Library's 'grandparents' provide extra attention for the youngest patrons HOWARD COUNTY SENIORS

April 28, 1993|By Dolly Merritt | Dolly Merritt,Contributing Writer

Every Thursday morning, Susan Frey, 65, arrives at the children's section of the Miller Branch Library and takes out her bag of tricks.

Onto a table marked "Grandparent on Duty," she unloads a tote bag of scratch-and-sniff stickers, yarn, buttons and books. Then the Ellicott City resident sits down on a child-sized chair and proceeds to read stories to any preschool child who will listen.

Mrs. Frey is one of five volunteer "grandparents" who spend one to two hours each week reading to children at the Miller Branch Library. More than a dozen volunteers are involved in the library grandparent program, which represents the Howard County Central, Savage and Miller branch libraries.

The program is available Monday through Friday in all three libraries.

"In 1980, we noticed that there were a lot of people in Columbia whose parents were not in the area and were not able to see their grandchildren," said Georgianna Price, a senior library associate at Howard County Central Library. "We thought it would be a nice idea if children could interact with senior citizens."

As a result, inter-generational programs involving crafts, dancing and storytelling were introduced at the Central Library in 1980. The grandparent-volunteer program began six years later.

"We can have one or eight children a day; it differs," said Tanis Hadley, children's librarian at the Miller branch. "Some grandparents do activities with the children; some ask us to choose the books; others choose their own. One grandmother uses our rocking chair with the children on her lap whenever she reads stories," said Mrs. Hadley.

The chair blends easily among the books and scattered toys that are often used by the preschool children.

Ms. Hadley pointed out that a grandfather who speaks Japanese is among the volunteers.

"The children -- whom he greets in Japanese -- are thrilled with him," she said.

On a recent Thursday morning, Mrs. Frey was greeted by a youngster wearing a Mickey Mouse headband.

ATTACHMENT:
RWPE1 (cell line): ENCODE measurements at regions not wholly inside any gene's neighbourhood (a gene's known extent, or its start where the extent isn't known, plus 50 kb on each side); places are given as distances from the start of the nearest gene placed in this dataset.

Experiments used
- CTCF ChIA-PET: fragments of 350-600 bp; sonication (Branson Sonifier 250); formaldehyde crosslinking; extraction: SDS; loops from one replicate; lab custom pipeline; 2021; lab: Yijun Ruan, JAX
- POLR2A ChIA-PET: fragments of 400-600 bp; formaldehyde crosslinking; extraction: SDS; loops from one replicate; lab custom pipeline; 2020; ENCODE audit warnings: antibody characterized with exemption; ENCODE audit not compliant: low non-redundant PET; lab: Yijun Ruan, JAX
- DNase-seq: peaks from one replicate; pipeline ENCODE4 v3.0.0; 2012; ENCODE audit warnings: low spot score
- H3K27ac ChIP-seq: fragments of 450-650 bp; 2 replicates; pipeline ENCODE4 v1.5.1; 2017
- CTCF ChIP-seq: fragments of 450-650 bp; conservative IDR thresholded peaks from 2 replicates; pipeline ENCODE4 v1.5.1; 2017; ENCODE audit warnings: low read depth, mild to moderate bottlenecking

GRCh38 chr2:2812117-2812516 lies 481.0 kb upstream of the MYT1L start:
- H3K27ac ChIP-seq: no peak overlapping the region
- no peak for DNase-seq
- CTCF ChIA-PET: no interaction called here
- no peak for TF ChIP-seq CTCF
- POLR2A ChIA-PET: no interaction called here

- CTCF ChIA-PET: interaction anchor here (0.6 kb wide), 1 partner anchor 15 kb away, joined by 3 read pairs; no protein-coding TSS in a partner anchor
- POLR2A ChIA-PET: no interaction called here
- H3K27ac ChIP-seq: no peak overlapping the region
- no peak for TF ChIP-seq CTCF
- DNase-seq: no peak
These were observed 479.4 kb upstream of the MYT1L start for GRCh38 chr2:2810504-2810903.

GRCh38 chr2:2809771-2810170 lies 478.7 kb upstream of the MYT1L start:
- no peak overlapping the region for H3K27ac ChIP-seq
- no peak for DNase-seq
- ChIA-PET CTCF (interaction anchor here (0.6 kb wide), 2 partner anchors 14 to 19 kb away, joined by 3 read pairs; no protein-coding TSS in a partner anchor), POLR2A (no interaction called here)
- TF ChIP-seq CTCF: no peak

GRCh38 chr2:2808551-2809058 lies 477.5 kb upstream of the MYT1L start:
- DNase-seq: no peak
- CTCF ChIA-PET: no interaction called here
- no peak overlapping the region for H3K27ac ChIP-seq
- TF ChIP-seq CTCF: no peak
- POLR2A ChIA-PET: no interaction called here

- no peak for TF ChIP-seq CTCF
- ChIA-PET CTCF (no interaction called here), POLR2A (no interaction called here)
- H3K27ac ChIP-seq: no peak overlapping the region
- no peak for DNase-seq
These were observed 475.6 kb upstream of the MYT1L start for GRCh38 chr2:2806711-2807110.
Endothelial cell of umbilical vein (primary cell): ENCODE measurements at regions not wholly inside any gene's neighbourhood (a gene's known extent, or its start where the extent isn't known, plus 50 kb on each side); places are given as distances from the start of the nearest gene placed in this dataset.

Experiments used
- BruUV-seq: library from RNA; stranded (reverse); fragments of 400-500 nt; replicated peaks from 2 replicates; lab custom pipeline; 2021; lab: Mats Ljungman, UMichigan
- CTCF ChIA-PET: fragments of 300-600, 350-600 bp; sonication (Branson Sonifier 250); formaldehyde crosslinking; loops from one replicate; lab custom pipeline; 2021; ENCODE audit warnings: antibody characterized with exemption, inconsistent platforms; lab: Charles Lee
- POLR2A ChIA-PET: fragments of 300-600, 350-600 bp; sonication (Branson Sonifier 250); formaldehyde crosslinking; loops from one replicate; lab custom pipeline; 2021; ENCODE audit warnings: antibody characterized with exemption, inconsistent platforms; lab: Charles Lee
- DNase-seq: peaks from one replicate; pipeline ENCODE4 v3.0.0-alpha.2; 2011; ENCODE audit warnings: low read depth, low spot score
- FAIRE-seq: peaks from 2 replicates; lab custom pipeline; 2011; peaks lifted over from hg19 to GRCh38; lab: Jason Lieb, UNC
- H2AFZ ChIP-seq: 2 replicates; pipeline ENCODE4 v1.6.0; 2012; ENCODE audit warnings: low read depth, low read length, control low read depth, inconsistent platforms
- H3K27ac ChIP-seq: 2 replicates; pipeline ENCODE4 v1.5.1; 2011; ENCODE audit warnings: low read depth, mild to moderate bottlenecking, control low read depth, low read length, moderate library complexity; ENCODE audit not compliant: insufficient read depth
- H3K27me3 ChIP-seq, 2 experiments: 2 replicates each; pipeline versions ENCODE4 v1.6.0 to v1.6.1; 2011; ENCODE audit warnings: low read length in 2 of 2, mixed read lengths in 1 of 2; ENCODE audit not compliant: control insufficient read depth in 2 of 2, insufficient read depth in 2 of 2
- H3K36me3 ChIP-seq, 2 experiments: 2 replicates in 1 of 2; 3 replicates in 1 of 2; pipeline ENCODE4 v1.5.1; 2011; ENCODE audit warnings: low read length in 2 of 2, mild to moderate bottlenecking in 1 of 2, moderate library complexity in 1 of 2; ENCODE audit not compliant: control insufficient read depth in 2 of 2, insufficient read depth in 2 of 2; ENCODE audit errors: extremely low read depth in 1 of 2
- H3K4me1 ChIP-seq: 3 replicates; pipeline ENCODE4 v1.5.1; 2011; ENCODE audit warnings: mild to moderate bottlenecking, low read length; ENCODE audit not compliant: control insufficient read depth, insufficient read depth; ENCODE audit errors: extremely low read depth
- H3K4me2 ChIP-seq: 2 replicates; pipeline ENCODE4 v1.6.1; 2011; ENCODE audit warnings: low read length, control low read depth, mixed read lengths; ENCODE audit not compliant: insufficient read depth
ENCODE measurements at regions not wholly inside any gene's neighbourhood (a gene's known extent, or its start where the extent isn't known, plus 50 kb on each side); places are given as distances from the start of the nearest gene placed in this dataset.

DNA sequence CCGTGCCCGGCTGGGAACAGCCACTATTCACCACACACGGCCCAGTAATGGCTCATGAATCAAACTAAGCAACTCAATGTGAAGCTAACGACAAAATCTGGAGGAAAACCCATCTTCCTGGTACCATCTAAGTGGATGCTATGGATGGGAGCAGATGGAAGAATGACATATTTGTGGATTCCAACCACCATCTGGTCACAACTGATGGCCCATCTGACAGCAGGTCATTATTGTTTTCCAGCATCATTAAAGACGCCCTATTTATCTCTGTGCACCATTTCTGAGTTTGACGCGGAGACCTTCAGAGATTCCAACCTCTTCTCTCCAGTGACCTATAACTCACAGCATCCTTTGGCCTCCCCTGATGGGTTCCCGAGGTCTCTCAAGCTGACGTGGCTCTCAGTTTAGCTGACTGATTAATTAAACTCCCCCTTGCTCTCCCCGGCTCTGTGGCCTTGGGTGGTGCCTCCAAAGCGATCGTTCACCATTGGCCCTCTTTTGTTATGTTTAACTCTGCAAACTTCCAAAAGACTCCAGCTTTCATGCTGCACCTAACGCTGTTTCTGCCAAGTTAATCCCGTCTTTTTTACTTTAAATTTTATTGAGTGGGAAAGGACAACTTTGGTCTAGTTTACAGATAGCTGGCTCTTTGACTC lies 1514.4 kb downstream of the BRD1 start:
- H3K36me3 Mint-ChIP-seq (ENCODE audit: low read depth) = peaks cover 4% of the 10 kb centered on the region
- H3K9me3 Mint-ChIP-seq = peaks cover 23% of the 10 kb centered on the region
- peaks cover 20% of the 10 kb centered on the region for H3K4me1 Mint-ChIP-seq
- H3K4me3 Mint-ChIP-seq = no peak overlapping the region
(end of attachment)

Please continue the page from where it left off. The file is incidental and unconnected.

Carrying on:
"Hi, Natalie," said Mrs. Frey. "Would you like to make a book mark?"

Twenty minutes later, Natalie was proud of her creation and talked about a rabbit named "Early" who was the main character in a story Mrs. Frey had read to her.

"She knows just how to speak to the children on their level," said Kellee Dougherty, a Catonsville resident whose two children, Patrick, 2, and Sean, 5 months, are regular Thursday morning visitors.

"I've always been around children," said Mrs. Frey, who grew up in a family of 15 brothers and sisters, and has two children and four grandchildren of her own.

She also easily recites the names of her 33 nieces and nephews and 47 great-nieces and great-nephews, a skill she attributes to the experience of knowing the names of so many relatives.

Mrs. Frey says she got involved in the program seven years ago after reading a newspaper ad seeking volunteers.

At first, she relied on the librarians' choice of books. Later, she started bringing in books that her own grandchildren enjoyed.

"As I went along, it got better. So many children are eager to learn stories. Children love books," she said.

Mrs. Frey spent her scheduled time -- 10:30 a.m. to 12 noon -- helping children color a 3-inch paper dinosaur named Barney, scratching out a sniff of jelly beans from a sticker, and reading various holiday stories. One last mother arrived with her two children, Maria, 6, and Kristine, 3.

"I just wanted to thank you," said Linda Latham, an Ellicott City resident who began a full-time teaching job in September.

"You have been a wonderful help to Kristine throughout the transition of my going back to work. Kristine looks forward to her weekly visits with you. You are in the family tree now," she said.

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